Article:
Essays on bids and offer matching in the labor market
Banerjee, Dyuti Sanker
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This dissertation is a collection of essays on bids and offer matching in a labor market for new entrants to white-collar jobs. The papers compare some of the different institutions for determining wages and conducting the hiring process in the market for new entrants to white collar jobs. The first essay analyzes how does a firm announce and commit to a wage prior to deriving specific information about applicants' productivity and the consequences of following this hiring process. In the model there are two firms and at least as many applicants as the number of firms. All applicants apply simultaneously to both firms in response to the job advertisement which also mentions a wage. Each firm derives the firm-specific productivity of the applicants from their applications which is private information to each firm. None of the applicants have any information about the firms' evaluation. There are four pure strategy Nash Equilibria in wage announcements. Both firms announce a high wage, both firms announce a low wage, both firms announce a high or a low wage, and one firm announces a high wage and the other firm announces a low wage. In the latter case there also exists a unique mixed strategy equilibrium reflecting a firm's uncertainty about the choice of the other firm. In equilibrium one or both firms may not hire and the equilibrium may not exhibit wage dispersion. The second essay analyzes the question; which is better, to announce and commit to a particular wage prior to deriving specific information about applicants' productivity or to offer wages privately after deriving the firm-specific productivity. The equilibrium policy, to be followed by the firms in the first place, is determined endogenously by comparing the ex ante expected profits associated with the equilibria under the different policies. Lack of prior information and the uncertainty about the possible match results in "offer wages privately" as always an equilibrium policy. However, if a low wage is the equilibrium strategy under all the policies, then "any pair of policies" is an equilibrium. This justifies one of the circumstances in which different policies might coexist. In equilibrium a firm's position is always filled and the equilibrium outcome may not exhibit wage dispersion. The third essay analyses the question, if "announcing a wage" is the strategy rule to be followed by the firms, then what should be the equilibrium timing of wage announcement, before or after receiving specific information about applicants' productivity. Two policies are compared. Under the first policy a firm announces and commits to a particular wage prior to deriving the match-specific productivity. Under the second policy a firm solicits applications, derives the firm-specific productivity, and then announces and commits to a wage. The equilibrium timing of wage, to be followed by the firms in the first place, is determined endogenously by comparing the ex ante expected profits associated with the equilibrium strategy under the different timings. It turns out that announcing and committing to a particular wage after deriving specific information is always an equilibrium timing because of the informational advantage. However, if a low wage is the equilibrium strategy under all the policies then any pair of policies is an equilibrium. In equilibrium one of the firm's position may remain unfilled. The equilibrium outcome may not exhibit wage dispersion.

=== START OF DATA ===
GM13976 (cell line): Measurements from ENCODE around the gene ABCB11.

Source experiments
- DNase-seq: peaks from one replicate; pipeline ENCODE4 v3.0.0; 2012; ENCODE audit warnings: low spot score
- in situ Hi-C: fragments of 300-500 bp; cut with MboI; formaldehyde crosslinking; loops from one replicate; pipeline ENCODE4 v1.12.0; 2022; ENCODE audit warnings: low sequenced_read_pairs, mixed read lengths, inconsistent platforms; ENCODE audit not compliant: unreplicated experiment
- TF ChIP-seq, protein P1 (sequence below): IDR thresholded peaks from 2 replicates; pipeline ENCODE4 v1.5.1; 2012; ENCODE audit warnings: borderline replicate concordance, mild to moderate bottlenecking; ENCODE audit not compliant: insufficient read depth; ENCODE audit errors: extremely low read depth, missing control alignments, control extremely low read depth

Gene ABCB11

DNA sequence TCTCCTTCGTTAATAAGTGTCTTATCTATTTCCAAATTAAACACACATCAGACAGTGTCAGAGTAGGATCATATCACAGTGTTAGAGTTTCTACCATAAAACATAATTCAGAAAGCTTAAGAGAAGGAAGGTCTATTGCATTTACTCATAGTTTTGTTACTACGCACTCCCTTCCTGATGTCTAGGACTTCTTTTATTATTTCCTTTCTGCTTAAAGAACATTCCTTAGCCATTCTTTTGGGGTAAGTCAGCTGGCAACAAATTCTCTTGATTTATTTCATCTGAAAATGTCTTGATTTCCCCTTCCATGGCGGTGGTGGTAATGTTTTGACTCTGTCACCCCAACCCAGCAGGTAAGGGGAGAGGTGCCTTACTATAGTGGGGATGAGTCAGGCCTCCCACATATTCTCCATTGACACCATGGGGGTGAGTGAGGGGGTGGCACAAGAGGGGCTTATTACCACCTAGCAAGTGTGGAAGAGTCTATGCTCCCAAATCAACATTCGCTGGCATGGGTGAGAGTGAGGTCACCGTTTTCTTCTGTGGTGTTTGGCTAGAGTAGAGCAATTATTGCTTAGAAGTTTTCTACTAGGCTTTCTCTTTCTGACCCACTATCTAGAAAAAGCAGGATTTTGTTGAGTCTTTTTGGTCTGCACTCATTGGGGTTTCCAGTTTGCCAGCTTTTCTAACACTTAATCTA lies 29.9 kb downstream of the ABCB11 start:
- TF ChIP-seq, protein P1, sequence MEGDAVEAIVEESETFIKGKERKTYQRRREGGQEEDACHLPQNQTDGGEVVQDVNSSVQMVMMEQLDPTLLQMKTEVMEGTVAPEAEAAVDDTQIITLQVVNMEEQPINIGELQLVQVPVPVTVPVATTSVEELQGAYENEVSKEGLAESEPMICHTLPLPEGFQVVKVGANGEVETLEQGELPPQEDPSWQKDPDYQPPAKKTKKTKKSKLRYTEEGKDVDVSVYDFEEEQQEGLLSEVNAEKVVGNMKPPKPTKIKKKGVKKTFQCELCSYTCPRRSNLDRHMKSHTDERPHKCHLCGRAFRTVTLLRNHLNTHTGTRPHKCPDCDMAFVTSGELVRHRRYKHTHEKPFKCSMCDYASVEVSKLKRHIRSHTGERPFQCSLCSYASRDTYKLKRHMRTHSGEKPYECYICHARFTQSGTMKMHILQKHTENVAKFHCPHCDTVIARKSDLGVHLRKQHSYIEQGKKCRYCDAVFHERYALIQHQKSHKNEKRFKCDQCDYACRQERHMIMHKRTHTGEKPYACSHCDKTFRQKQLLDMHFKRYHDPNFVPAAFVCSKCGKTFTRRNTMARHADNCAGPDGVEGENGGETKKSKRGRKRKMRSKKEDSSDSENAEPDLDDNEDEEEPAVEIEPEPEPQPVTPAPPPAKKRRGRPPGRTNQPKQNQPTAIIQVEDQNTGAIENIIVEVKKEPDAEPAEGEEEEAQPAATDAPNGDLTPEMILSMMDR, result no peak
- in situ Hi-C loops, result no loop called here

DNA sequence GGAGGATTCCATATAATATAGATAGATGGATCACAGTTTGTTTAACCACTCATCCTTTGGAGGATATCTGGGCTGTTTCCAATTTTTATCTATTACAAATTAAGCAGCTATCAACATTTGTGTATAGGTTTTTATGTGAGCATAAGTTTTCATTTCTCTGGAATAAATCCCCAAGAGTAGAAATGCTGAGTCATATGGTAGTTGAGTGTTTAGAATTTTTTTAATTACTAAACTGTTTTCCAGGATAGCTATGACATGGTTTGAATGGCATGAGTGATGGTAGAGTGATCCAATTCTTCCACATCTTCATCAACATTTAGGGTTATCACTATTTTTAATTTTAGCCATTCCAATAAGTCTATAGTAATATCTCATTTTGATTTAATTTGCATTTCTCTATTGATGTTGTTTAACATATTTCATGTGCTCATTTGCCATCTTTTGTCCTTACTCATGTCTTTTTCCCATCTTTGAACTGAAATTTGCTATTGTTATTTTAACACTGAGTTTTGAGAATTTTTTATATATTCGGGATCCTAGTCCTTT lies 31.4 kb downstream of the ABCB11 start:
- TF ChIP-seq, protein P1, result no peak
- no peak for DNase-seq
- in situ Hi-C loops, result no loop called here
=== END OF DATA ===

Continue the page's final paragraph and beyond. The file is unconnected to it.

- Doctoral Dissertations